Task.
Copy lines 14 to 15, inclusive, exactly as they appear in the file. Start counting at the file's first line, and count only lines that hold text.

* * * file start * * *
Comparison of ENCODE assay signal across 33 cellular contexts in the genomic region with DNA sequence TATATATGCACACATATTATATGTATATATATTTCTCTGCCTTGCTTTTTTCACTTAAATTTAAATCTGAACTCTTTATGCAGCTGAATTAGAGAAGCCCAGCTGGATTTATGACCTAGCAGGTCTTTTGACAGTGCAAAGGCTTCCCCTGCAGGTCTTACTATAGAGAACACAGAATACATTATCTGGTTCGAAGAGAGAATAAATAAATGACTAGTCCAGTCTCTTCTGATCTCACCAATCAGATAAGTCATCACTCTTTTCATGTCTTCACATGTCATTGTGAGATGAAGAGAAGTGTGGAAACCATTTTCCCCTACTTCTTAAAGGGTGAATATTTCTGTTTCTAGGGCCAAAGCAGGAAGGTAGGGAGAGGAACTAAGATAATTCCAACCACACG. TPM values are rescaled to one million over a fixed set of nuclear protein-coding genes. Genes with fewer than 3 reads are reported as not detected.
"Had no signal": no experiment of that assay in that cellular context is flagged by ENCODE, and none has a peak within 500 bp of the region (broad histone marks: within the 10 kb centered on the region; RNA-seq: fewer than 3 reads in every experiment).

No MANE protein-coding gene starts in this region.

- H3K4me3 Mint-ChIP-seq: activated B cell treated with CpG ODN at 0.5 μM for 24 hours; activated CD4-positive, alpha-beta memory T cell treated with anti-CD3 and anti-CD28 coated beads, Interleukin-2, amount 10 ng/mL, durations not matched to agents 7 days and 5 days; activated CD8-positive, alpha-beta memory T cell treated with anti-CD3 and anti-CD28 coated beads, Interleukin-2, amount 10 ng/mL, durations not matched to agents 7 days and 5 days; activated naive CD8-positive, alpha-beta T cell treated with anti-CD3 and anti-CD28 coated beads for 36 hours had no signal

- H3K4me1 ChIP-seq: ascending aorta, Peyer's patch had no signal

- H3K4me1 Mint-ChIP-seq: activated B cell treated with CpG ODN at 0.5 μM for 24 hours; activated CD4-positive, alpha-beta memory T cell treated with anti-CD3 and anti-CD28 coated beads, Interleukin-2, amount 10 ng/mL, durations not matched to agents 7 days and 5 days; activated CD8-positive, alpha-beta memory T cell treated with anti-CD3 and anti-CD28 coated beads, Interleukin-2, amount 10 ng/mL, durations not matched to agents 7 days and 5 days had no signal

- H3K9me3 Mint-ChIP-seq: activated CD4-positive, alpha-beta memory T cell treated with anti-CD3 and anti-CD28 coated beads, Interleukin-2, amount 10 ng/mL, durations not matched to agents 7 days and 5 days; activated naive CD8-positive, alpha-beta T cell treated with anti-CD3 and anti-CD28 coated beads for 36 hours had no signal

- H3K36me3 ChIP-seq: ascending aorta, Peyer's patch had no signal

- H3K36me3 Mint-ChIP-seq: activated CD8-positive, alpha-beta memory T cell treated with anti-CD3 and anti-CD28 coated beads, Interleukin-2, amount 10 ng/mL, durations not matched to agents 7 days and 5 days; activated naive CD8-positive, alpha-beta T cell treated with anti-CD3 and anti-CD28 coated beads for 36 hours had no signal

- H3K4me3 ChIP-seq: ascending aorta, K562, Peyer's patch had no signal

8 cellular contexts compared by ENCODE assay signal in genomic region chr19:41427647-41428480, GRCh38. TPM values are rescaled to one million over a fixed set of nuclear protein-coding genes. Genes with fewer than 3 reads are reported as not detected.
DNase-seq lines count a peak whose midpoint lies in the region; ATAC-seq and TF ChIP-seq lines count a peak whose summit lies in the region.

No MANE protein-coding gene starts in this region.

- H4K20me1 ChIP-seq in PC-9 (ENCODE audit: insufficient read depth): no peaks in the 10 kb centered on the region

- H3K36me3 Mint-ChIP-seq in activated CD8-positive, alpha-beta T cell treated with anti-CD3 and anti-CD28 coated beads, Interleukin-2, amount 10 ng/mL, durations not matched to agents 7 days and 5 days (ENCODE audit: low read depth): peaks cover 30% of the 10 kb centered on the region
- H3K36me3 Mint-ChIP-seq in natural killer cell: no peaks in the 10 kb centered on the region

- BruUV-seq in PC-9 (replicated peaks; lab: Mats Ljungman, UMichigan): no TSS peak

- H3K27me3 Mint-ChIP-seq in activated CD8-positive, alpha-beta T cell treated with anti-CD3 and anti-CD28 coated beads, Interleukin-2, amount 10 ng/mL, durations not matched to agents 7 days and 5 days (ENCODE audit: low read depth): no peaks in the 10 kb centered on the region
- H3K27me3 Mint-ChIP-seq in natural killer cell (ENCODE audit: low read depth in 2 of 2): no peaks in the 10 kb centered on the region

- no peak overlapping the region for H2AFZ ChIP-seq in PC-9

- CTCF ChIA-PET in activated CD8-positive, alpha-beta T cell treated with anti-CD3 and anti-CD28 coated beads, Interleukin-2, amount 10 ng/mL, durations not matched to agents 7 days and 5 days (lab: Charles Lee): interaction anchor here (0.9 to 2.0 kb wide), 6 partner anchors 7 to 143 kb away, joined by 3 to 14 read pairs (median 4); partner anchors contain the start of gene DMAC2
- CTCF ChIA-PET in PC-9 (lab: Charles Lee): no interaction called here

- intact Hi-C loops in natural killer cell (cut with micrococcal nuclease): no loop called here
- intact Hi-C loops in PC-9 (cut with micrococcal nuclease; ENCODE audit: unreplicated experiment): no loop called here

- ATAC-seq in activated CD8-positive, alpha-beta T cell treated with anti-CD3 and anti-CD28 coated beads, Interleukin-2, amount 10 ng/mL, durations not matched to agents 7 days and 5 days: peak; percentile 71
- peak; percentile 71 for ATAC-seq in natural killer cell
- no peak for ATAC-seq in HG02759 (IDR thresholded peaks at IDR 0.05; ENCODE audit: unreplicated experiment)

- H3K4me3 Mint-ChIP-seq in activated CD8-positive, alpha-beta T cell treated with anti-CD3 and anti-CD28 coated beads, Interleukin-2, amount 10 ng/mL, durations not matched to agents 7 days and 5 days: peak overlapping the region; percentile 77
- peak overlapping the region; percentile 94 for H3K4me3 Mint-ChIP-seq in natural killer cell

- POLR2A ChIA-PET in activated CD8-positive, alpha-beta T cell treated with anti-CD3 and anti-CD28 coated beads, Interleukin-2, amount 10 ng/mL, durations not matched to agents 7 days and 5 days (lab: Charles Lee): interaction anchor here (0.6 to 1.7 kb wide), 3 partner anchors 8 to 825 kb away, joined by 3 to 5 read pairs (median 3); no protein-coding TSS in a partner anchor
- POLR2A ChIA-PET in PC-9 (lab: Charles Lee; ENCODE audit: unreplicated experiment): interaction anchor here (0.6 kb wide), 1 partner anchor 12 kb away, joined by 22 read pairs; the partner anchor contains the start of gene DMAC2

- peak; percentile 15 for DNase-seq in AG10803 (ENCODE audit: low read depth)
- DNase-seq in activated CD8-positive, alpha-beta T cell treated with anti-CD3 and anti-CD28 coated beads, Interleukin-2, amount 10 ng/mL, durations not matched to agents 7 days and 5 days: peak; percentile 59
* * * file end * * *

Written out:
- H4K20me1 ChIP-seq in PC-9 (ENCODE audit: insufficient read depth): no peaks in the 10 kb centered on the region

- H3K36me3 Mint-ChIP-seq in activated CD8-positive, alpha-beta T cell treated with anti-CD3 and anti-CD28 coated beads, Interleukin-2, amount 10 ng/mL, durations not matched to agents 7 days and 5 days (ENCODE audit: low read depth): peaks cover 30% of the 10 kb centered on the region